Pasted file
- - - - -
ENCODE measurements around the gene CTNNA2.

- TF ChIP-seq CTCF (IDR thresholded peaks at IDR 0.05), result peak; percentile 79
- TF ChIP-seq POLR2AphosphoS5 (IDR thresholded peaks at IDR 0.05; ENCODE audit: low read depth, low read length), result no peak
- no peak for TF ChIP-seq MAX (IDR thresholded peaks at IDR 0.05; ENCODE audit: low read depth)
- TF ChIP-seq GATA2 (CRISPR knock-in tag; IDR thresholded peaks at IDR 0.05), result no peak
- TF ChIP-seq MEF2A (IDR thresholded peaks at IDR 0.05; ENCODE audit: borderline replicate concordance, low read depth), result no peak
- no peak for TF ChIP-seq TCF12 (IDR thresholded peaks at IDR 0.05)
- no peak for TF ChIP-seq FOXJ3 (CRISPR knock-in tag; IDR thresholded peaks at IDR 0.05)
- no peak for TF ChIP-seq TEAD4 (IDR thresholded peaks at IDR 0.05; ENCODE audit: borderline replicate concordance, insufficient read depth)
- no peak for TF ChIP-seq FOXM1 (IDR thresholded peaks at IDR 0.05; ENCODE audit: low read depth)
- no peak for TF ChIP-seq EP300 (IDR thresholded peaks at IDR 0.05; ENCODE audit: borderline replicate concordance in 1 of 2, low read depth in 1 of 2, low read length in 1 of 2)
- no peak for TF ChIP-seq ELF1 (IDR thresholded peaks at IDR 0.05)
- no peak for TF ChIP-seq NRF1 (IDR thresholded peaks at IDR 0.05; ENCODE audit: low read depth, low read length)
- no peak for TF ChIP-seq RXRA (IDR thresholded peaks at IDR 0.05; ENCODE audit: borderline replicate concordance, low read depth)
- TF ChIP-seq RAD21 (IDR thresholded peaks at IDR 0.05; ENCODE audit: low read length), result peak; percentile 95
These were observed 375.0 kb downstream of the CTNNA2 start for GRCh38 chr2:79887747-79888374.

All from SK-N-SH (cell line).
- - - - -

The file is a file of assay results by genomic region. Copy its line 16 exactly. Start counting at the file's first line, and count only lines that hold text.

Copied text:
These were observed 375.0 kb downstream of the CTNNA2 start for GRCh38 chr2:79887747-79888374.